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Remembering John Freemuth’s legacy at Boise State and beyond

John Freemuth was a professor of public policy at Boise State for over 30 years and was awarded multiple titles from Professor of the Year for Idaho and recognized as the University Distinguished Professor of Public Policy before he died on May 2, at the age of 69. Currently, there is no set date for a service or memorial. 

Andrew Giacomazzi, the interim dean of the school of public service, was a colleague and close friend of Freemuth’s for over 20 years.

“Going through all those changes as a colleague with john and the thing that strikes me about him was that he always took those changes in stride,” Giacomazzi said. “I mean, talk about a guy who I would describe as the most easygoing, laid back, unpretentious kind of person. I mean John Freemuth was a super-smart guy in his field and beyond.”

Freemuth had a passion and care for the environment and public lands, which included holding a position as the Cecil Andrus Endowed Chair of Environment and Public Lands.

Students and advisors would come to Freemuth for advice in regard to his knowledge of public lands and policy and to simply talk about anything as well, according to Giacomazzi. 

“We had many times where we just, you know tackle those things that would go on around us at Boise State or otherwise,” Giacomazzi said. “He’s the kind of person that you could just have really human kinds of conversations without feeling like you had to know everything about his field, to be able to keep up and have a conversation. He was someone that would just love to shoot the breeze.”

Another passion of Freemuth’s were his students. According to Giacomazzi, the two colleagues had similar teaching styles to focus on working with students in a friendly manner to let them know that he cares about their education.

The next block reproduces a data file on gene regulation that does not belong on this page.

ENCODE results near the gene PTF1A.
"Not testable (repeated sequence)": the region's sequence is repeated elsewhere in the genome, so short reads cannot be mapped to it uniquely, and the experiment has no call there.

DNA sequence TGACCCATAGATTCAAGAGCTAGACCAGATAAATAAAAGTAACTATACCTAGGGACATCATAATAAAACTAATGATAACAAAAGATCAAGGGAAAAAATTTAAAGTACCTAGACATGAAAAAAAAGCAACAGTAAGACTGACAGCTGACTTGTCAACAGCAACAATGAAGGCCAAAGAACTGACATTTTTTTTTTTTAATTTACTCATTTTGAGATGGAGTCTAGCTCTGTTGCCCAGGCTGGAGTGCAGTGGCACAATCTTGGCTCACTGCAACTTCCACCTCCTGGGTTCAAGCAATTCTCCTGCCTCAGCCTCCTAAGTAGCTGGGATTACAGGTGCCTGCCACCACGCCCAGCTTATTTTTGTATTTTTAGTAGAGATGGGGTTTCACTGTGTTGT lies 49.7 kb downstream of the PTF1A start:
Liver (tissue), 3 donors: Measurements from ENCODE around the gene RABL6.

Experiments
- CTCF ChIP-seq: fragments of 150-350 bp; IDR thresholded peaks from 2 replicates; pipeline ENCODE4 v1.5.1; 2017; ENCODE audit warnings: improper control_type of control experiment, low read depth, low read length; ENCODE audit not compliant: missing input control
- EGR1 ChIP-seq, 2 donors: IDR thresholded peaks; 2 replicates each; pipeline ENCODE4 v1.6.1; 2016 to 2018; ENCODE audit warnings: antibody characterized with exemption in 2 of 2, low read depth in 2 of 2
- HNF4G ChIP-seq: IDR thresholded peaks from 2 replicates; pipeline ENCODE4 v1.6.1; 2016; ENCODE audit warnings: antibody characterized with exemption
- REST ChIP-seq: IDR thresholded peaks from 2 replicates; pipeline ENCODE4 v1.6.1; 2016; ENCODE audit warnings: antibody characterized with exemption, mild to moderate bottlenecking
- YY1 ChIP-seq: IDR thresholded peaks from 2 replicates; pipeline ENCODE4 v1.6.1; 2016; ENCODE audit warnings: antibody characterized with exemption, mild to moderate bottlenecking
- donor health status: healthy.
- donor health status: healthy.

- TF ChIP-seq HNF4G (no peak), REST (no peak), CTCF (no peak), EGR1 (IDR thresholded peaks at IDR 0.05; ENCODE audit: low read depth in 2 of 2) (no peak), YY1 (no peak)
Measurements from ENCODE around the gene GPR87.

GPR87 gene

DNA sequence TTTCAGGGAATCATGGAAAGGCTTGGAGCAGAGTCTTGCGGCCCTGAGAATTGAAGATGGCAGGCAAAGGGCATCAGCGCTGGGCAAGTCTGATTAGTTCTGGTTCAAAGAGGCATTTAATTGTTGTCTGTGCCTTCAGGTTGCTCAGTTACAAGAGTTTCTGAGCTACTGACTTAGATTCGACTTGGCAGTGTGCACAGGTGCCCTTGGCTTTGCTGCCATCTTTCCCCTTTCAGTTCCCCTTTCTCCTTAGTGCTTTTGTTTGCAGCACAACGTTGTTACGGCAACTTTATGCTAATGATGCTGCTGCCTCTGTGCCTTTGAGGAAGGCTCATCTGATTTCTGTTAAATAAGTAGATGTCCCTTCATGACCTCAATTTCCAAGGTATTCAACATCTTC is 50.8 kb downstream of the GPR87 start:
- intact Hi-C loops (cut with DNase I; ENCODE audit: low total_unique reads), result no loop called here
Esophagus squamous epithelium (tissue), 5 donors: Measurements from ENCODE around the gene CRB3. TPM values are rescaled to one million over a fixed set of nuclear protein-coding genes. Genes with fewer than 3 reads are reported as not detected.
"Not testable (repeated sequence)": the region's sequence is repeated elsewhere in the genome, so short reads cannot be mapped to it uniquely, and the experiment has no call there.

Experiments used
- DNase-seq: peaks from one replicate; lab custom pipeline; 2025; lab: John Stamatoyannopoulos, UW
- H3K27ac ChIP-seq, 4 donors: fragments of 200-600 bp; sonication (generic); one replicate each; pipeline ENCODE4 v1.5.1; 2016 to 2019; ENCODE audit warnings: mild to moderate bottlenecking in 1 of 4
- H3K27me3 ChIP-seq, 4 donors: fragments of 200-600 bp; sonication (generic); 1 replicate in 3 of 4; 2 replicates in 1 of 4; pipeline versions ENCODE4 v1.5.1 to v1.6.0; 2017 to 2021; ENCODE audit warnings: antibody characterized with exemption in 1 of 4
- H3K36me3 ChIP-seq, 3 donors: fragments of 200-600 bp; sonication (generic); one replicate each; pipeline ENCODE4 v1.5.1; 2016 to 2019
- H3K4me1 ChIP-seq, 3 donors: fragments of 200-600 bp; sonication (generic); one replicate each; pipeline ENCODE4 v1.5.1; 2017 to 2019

“The way that he was able to connect with and engage with students, not only in the classroom but outside of the classroom. And even beyond after they graduated (he would) stay in touch and he became very well connected in federal agencies because so many of the students got jobs through that,” Giacomazzi said.

One of those students was Boise State alum, Scott Martin. Martin graduated in 1995 and received his masters from Boise state in 2000. He is currently the executive director of River Heritage Conservancy and holds a North American chair position for World Urban Parks.

Martin met Freemuth during his undergraduate degree and remembered how he would bring “legendary” guests, such as past Governor Andrus Cecil, into the class to speak with students. According to Martin, Freemuth conducted his classes in a way that made his students feel like he cared about their individual success.

“Many times I’ve dug myself in a corner in my career, or just hit a point of, I don’t know what the hell to do,” Martin said. “To be able to pick up the phone and say, ‘Hey, what do you think of this?’ I mean that was… I can’t tell you how many times he bailed me out.”

The parks and environmental lands Martin has worked on over the years continue to reflect Freemuth and the Boise area. The similarities to the work of Freemuth are a direct correlation to the influence he and Boise State has had in Martin’s life.

“I had such a unique experience at Boise State because as you can imagine, (working) back east I run into grads all the time from the big, ‘brand name’ schools with large environmental studies programs,” Martin said. “My education at Boise State prepared me to work in this hyper-competitive setting. I have no doubt John prepared me for this by thoughtfully bringing the real world and academics together in his classes.”

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